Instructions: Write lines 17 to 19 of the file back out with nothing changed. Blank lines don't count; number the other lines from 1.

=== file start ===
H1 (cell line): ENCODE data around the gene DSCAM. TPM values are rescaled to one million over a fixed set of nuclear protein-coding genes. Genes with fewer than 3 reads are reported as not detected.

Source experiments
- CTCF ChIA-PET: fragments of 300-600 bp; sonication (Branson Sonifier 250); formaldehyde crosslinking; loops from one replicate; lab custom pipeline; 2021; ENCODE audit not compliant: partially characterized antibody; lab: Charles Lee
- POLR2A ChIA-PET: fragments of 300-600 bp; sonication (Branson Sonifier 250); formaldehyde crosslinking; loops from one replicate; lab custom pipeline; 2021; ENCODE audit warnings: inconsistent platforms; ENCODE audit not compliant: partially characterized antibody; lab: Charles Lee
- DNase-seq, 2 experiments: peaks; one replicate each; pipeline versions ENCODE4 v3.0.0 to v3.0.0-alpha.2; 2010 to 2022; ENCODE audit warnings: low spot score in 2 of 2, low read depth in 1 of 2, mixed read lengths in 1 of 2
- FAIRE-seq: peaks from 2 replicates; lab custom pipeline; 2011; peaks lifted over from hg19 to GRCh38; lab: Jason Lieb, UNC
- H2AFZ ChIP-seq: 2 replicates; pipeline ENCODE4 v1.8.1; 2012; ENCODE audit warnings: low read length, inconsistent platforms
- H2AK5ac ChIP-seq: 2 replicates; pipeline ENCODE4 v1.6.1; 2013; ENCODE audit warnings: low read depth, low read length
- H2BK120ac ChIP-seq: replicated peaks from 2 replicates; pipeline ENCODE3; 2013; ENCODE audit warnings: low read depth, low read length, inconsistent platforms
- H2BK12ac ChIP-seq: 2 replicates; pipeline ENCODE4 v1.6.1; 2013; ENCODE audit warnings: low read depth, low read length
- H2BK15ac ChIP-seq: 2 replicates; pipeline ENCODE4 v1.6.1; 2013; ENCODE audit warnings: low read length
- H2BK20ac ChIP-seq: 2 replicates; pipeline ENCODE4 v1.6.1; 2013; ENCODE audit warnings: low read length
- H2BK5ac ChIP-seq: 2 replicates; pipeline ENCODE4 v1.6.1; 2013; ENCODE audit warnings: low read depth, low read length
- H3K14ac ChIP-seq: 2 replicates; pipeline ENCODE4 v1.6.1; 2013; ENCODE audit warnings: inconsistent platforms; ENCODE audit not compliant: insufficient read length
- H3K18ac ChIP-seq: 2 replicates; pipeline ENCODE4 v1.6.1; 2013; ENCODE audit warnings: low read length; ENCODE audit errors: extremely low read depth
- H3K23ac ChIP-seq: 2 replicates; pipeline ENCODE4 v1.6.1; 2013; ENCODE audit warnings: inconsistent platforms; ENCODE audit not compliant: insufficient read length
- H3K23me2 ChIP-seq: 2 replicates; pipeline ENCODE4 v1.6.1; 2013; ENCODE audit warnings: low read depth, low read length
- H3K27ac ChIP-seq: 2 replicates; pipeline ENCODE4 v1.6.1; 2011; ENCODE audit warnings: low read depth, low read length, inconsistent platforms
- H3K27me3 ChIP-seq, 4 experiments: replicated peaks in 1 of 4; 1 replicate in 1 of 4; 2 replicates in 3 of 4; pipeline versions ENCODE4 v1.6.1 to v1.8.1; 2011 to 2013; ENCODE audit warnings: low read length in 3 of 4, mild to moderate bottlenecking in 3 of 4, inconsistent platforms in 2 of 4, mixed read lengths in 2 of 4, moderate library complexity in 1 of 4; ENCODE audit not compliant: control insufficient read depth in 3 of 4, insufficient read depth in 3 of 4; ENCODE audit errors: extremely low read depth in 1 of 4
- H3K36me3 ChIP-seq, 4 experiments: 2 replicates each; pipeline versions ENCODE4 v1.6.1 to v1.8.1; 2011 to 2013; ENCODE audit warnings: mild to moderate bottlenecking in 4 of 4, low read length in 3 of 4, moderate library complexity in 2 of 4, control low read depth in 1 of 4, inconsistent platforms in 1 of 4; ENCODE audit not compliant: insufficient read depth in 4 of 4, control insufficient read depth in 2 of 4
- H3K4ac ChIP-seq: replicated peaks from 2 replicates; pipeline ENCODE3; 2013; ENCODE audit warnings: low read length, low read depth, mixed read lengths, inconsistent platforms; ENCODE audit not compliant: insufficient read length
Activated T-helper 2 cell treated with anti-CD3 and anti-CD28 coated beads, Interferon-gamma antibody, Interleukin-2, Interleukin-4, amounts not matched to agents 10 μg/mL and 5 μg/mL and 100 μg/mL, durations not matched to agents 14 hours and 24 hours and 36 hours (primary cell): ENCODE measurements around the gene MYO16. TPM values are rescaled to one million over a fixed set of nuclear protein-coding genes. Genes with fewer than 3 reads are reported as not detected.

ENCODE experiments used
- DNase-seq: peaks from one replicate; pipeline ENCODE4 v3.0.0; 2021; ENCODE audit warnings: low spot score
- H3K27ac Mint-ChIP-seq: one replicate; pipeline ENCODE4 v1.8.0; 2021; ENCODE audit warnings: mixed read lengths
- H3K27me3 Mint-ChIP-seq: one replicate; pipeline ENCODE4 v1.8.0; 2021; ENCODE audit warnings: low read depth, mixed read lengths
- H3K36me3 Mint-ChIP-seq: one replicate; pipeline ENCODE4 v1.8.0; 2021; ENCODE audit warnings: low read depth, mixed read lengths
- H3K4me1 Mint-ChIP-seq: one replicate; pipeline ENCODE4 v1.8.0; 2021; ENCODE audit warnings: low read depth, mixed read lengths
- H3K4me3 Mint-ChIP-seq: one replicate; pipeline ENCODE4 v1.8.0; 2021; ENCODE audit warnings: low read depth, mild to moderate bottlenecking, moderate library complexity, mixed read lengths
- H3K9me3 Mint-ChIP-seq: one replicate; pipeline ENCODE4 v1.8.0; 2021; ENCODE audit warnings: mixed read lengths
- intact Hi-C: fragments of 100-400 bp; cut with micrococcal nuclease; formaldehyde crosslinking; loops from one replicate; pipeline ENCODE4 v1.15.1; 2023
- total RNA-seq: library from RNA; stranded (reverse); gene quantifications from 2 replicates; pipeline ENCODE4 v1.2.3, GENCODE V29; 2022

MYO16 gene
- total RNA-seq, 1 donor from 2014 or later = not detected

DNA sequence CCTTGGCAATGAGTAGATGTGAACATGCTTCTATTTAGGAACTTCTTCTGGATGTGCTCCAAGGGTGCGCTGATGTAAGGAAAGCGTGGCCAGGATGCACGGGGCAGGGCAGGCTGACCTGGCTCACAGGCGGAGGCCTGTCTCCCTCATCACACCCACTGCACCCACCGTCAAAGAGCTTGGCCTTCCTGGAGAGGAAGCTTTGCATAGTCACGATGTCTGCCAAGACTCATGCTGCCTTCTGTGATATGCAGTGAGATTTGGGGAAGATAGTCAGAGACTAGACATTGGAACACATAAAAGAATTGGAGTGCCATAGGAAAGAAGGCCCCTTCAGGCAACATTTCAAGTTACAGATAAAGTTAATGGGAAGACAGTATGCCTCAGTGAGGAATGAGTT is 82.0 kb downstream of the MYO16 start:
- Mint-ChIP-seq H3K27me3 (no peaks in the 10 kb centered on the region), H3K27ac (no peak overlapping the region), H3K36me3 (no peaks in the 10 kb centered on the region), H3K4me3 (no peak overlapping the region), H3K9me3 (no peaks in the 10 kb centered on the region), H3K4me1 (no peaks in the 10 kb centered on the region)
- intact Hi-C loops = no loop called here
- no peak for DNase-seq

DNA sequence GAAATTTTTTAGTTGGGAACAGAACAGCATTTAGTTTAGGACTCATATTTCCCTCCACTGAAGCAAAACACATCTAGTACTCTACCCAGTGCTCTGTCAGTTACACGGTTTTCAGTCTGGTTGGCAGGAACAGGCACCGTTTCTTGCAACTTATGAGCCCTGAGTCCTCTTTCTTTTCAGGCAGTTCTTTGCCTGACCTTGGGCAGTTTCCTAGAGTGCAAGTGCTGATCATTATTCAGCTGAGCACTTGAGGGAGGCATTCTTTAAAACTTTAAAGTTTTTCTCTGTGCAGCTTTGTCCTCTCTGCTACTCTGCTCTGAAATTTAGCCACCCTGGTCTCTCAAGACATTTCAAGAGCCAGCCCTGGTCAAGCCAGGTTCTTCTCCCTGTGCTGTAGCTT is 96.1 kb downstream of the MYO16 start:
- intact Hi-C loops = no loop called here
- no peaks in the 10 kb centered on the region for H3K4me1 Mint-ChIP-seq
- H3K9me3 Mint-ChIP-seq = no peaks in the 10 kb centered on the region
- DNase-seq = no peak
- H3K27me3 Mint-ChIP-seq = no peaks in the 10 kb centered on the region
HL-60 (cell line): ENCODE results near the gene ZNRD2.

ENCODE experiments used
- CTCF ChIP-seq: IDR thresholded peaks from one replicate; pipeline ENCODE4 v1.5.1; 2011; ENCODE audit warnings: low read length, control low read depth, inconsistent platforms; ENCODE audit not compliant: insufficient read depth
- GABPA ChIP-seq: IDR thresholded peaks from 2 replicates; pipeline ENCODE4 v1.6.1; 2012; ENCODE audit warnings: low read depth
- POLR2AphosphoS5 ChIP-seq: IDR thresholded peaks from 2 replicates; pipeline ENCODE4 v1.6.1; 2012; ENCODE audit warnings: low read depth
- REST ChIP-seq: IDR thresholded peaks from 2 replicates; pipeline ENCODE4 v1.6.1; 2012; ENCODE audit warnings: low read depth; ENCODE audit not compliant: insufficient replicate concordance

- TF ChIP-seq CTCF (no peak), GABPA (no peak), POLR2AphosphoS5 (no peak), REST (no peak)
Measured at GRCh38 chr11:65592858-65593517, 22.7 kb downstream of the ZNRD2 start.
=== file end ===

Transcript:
- H3K23me2 ChIP-seq: 2 replicates; pipeline ENCODE4 v1.6.1; 2013; ENCODE audit warnings: low read depth, low read length
- H3K27ac ChIP-seq: 2 replicates; pipeline ENCODE4 v1.6.1; 2011; ENCODE audit warnings: low read depth, low read length, inconsistent platforms
- H3K27me3 ChIP-seq, 4 experiments: replicated peaks in 1 of 4; 1 replicate in 1 of 4; 2 replicates in 3 of 4; pipeline versions ENCODE4 v1.6.1 to v1.8.1; 2011 to 2013; ENCODE audit warnings: low read length in 3 of 4, mild to moderate bottlenecking in 3 of 4, inconsistent platforms in 2 of 4, mixed read lengths in 2 of 4, moderate library complexity in 1 of 4; ENCODE audit not compliant: control insufficient read depth in 3 of 4, insufficient read depth in 3 of 4; ENCODE audit errors: extremely low read depth in 1 of 4